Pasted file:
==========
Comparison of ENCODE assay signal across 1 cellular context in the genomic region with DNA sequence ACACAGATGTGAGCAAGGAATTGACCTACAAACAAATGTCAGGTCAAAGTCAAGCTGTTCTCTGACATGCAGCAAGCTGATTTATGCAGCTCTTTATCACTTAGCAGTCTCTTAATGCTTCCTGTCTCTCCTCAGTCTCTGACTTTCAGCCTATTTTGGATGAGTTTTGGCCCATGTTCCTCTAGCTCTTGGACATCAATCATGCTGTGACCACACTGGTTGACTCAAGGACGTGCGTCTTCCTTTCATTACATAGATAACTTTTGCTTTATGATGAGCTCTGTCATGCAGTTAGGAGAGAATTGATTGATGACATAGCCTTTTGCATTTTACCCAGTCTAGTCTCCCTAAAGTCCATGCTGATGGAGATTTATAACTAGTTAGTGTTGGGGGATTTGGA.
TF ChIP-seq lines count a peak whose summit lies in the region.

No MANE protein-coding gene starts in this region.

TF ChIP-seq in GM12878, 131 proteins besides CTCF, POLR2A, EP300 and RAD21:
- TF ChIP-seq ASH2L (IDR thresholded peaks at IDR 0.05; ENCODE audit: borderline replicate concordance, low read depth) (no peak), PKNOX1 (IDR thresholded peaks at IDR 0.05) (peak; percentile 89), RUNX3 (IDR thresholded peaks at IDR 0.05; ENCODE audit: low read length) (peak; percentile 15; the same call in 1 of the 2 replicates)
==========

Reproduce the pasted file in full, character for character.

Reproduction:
Comparison of ENCODE assay signal across 1 cellular context in the genomic region with DNA sequence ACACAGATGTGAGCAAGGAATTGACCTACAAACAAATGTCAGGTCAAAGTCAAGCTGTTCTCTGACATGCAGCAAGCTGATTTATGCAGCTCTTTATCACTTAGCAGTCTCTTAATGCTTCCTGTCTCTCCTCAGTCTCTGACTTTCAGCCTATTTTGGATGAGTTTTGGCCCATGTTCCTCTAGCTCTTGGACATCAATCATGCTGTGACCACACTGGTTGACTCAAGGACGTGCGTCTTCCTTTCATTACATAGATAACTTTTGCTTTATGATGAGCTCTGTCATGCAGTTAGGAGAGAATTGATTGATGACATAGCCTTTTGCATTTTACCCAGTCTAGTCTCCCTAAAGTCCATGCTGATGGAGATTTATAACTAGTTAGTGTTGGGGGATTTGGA.
TF ChIP-seq lines count a peak whose summit lies in the region.

No MANE protein-coding gene starts in this region.

TF ChIP-seq in GM12878, 131 proteins besides CTCF, POLR2A, EP300 and RAD21:
- TF ChIP-seq ASH2L (IDR thresholded peaks at IDR 0.05; ENCODE audit: borderline replicate concordance, low read depth) (no peak), PKNOX1 (IDR thresholded peaks at IDR 0.05) (peak; percentile 89), RUNX3 (IDR thresholded peaks at IDR 0.05; ENCODE audit: low read length) (peak; percentile 15; the same call in 1 of the 2 replicates)